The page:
Do you trust Iowans to decide which candidate would best represent your favorite party on the November ballot? How about the people of New Hampshire? Or South Carolina? Even though Wisconsin moved up its primary date to mid-February from March--there will likely be little drama--or choices--left in the races.
I'm not sure how the tiny states of Iowa and New Hampshire got to be the first to vote (or caucus) on the Presidential campaigns--but I don't think its fair. Based on the fact the campaign started three years ago in those states, every resident has probably had at least two face-to-face meetings with each of the candidates. By the time the campaigns reach Wisconsin in a couple of months, the rallies will all be huge events with tight security and the candidates speaking from their scripts from the stage. Maybe I want Hillary Clinton to hear about my concerns personally. John Deer of Corn Lick, Iowa and Edith Kennedy-Smith-Shepardspie of Gobblers Knob, New Hampshire probably got the chance.
There is a reason these states keep moving their "First in the Nation" contests earlier and earlier to stay ahead of all the other states. If they didn't, nobody would ever consider going there. Do you think Rudy Giuliani really relates to the "great people of the heartland" or that any of the "old-timahs" in New England can understand half of what Mike Huckabee says?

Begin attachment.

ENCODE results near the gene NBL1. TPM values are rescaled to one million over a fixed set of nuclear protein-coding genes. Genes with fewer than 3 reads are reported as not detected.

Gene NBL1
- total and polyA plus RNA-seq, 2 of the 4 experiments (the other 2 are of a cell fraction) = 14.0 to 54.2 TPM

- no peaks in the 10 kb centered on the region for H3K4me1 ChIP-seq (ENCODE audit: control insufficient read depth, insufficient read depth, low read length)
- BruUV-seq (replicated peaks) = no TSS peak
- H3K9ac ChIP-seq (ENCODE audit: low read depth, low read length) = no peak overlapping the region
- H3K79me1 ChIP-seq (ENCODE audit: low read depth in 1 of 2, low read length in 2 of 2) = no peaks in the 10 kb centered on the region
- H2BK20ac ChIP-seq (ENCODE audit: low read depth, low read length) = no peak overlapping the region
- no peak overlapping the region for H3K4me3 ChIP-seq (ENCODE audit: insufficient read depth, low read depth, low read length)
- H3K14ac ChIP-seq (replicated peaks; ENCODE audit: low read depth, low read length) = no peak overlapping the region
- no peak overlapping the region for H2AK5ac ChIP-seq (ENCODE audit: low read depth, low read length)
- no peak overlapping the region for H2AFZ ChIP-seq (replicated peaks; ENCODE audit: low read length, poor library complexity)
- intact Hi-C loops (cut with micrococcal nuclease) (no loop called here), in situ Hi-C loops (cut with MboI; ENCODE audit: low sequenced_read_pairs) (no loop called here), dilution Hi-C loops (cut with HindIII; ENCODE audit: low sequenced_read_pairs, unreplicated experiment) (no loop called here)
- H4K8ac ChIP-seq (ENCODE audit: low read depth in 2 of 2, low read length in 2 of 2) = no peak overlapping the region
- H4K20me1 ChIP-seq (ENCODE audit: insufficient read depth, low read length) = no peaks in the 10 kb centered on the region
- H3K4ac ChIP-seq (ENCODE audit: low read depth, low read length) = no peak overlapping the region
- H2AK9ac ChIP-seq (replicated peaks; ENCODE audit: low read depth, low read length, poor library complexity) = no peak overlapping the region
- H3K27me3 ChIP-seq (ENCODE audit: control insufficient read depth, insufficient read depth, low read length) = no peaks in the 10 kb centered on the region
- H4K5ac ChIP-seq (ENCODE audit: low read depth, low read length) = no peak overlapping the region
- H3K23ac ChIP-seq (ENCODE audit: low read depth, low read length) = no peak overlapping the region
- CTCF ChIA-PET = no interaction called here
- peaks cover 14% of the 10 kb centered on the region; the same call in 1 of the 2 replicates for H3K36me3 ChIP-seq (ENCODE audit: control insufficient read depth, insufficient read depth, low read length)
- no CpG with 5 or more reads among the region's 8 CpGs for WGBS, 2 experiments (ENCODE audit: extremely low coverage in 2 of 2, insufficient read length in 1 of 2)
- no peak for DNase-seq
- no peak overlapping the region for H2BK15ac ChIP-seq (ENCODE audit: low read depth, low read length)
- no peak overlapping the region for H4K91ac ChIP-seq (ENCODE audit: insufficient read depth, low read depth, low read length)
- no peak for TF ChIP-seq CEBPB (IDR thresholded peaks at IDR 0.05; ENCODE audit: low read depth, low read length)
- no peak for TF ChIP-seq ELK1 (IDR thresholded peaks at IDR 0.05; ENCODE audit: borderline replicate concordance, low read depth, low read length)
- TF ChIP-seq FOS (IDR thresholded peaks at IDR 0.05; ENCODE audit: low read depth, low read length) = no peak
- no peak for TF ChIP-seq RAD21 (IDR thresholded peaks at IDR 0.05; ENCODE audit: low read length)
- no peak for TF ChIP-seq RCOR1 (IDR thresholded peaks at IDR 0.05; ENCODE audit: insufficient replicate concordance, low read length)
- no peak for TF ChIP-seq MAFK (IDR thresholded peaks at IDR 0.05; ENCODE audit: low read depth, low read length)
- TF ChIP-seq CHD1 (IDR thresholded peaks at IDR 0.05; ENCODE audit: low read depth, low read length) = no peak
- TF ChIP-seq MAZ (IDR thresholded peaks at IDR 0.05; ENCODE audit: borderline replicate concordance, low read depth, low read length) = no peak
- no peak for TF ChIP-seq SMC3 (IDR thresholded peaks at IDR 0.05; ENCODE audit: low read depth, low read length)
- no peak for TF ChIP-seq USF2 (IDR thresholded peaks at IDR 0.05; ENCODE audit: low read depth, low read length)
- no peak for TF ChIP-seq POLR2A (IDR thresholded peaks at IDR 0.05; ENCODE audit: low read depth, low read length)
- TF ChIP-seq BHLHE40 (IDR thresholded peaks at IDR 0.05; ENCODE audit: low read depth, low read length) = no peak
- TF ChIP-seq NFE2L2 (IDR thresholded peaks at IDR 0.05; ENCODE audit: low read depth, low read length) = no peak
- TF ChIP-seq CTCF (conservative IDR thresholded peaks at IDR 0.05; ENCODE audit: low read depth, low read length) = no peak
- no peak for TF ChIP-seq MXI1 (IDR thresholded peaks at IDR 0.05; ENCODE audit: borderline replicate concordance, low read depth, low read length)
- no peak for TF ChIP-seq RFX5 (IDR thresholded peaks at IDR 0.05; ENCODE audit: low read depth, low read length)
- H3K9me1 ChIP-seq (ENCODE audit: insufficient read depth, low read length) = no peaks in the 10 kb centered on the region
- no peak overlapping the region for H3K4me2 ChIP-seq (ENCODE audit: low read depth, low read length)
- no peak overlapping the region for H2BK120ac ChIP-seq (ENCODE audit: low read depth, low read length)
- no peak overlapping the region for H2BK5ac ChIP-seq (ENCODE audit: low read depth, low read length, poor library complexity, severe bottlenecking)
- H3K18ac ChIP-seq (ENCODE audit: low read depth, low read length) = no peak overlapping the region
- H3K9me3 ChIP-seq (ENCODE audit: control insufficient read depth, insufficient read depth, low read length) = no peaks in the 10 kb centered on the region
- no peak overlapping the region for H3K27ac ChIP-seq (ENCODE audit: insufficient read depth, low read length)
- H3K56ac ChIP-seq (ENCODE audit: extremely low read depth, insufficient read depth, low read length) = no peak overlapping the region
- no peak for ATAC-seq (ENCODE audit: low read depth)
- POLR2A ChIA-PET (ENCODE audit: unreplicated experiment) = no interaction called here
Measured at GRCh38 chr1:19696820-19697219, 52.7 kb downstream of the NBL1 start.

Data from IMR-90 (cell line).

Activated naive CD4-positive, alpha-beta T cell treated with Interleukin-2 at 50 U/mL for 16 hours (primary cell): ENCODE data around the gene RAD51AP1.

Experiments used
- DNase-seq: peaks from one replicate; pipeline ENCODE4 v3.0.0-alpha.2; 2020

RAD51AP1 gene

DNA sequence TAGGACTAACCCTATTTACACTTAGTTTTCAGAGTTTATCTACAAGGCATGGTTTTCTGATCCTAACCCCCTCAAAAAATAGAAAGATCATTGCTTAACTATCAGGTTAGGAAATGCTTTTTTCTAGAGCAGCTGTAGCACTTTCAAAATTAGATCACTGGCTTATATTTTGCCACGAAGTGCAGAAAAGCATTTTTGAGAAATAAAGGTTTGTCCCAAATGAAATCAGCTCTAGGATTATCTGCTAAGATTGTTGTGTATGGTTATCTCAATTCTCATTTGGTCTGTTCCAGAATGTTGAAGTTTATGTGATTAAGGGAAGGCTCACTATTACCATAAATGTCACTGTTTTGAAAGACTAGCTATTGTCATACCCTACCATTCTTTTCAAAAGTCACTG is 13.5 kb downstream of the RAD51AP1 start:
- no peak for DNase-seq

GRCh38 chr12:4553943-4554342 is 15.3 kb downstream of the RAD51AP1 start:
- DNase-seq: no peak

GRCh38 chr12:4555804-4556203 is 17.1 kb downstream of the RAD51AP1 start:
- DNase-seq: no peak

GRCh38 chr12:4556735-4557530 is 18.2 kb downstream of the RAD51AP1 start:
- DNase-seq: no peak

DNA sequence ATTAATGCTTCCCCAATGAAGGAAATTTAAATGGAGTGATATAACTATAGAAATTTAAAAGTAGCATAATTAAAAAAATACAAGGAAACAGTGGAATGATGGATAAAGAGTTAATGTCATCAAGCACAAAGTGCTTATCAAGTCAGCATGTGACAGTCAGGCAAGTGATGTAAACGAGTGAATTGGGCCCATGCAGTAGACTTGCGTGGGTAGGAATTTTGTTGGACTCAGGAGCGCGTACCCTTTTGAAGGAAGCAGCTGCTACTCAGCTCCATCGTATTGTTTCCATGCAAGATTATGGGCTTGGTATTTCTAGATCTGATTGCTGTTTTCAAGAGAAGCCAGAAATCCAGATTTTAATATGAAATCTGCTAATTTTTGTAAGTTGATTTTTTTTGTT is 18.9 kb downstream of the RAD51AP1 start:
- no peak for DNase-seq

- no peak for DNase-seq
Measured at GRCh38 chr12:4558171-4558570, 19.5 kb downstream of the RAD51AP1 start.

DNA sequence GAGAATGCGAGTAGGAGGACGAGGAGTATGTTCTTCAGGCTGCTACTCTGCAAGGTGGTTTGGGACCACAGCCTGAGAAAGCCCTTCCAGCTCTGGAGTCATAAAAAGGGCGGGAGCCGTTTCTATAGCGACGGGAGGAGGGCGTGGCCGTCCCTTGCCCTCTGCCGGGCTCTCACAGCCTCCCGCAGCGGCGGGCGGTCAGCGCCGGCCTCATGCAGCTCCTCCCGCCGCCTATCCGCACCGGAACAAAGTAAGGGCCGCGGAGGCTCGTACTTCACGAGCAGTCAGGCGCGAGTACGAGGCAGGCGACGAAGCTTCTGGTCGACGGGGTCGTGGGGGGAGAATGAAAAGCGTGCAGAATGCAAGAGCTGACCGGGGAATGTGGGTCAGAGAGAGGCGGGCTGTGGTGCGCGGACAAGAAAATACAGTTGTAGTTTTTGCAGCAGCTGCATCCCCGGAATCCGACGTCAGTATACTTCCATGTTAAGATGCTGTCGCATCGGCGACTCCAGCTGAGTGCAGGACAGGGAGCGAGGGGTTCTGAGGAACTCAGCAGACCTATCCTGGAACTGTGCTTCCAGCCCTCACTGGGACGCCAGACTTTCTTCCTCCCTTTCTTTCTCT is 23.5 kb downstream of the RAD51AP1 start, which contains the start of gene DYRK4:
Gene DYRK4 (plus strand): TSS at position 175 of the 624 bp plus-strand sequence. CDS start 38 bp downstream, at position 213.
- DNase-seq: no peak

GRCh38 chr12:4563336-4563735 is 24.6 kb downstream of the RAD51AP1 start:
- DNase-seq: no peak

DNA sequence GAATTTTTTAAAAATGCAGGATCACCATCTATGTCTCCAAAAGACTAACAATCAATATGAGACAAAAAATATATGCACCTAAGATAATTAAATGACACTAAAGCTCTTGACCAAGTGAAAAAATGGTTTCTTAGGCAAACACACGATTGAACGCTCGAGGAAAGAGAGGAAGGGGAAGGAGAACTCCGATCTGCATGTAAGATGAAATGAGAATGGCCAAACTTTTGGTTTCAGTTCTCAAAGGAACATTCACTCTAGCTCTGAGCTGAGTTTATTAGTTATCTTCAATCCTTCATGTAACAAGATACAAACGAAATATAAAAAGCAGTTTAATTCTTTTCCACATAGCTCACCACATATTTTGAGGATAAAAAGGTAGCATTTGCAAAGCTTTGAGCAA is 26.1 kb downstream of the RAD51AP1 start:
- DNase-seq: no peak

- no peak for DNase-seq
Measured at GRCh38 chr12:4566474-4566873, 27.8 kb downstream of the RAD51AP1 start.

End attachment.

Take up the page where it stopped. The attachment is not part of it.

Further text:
I would rather see a series of national, elimination primaries where total votes knock off the stragglers. The first round could trim the field to four in each party, the quarter-finals would leave us with two candidates and the finals would give us the November tickets. Maybe we could put the candidates in brackets like the NCAA Basketball tournament and we could all have office pools. That might increase interest in politics--the chance to win big bucks.
The key to my plan is that it establishes who would really have the national appeal needed to win in November. It would also neutralize the influence certain sub-groups within the parties would have on selecting nominees. The downside? More endless political ads--and therefore more money influence. But at least you and I here in Wisconsin would have some actual say in who represents our party--instead of letting Iowa and New Hampshire have all of the fun.